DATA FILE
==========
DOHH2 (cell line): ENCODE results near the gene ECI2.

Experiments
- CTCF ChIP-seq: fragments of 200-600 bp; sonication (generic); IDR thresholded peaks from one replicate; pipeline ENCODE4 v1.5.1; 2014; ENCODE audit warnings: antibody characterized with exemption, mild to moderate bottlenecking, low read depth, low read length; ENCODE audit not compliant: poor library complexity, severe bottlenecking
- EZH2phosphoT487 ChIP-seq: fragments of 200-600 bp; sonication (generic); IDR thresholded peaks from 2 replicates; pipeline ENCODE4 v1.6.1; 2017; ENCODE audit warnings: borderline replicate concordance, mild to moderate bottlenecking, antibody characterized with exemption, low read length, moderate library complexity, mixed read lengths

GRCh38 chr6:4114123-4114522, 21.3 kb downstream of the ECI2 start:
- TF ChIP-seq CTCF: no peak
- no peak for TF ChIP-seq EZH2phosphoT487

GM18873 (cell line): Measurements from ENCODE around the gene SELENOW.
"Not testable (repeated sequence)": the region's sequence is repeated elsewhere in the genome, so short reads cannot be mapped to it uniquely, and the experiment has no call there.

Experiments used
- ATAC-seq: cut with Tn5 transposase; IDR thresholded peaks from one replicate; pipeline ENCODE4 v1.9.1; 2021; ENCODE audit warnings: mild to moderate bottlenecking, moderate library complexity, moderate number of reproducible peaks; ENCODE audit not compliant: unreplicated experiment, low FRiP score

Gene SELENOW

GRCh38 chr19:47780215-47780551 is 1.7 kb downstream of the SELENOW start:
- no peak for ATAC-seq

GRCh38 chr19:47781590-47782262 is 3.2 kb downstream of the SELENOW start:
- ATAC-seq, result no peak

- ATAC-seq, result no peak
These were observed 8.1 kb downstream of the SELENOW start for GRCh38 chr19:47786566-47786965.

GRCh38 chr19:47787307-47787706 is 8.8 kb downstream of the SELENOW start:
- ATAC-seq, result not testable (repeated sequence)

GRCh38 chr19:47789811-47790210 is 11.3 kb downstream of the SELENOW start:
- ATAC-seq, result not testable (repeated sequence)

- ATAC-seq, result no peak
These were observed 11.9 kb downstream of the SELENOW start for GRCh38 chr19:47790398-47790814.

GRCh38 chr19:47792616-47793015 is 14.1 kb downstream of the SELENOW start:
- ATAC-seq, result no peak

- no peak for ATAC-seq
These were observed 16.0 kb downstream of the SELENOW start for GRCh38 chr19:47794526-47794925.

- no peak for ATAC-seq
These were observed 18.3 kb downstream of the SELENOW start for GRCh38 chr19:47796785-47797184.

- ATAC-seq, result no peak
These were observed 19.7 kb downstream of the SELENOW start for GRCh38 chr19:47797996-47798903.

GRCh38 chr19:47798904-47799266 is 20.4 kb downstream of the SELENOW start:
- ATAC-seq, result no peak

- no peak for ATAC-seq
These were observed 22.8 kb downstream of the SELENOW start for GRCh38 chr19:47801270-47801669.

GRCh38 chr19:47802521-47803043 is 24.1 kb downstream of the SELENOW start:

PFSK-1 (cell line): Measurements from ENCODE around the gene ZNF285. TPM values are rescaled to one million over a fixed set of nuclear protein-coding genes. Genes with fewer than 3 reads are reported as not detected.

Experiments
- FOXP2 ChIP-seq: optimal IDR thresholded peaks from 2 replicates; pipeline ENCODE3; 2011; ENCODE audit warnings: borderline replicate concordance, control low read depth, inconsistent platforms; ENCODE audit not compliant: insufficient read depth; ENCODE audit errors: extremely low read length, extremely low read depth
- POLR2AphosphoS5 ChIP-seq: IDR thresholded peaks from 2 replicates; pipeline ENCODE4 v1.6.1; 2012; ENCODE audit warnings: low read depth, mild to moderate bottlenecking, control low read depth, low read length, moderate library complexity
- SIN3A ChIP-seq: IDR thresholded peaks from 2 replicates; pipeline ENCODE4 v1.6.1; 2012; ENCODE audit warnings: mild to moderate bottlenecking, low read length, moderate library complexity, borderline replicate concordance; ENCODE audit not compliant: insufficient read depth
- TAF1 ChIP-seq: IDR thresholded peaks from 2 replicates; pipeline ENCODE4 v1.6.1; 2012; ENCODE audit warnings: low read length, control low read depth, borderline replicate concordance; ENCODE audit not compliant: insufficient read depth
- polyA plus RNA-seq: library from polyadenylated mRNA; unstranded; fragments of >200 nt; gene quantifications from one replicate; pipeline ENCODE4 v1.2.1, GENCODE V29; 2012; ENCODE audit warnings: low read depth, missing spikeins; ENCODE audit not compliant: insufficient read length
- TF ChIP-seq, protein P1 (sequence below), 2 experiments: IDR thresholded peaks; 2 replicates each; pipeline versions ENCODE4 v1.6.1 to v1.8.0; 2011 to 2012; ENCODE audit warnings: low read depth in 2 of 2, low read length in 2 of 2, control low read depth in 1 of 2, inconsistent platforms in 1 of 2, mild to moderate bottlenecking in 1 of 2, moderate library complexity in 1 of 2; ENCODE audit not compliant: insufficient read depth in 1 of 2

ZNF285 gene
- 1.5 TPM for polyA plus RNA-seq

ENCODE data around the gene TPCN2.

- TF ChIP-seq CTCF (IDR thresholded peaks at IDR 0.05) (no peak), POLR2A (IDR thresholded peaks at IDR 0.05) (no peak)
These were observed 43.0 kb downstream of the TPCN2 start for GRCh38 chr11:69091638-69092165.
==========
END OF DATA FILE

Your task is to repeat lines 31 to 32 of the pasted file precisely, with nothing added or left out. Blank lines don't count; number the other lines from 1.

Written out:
- ATAC-seq, result no peak
These were observed 19.7 kb downstream of the SELENOW start for GRCh38 chr19:47797996-47798903.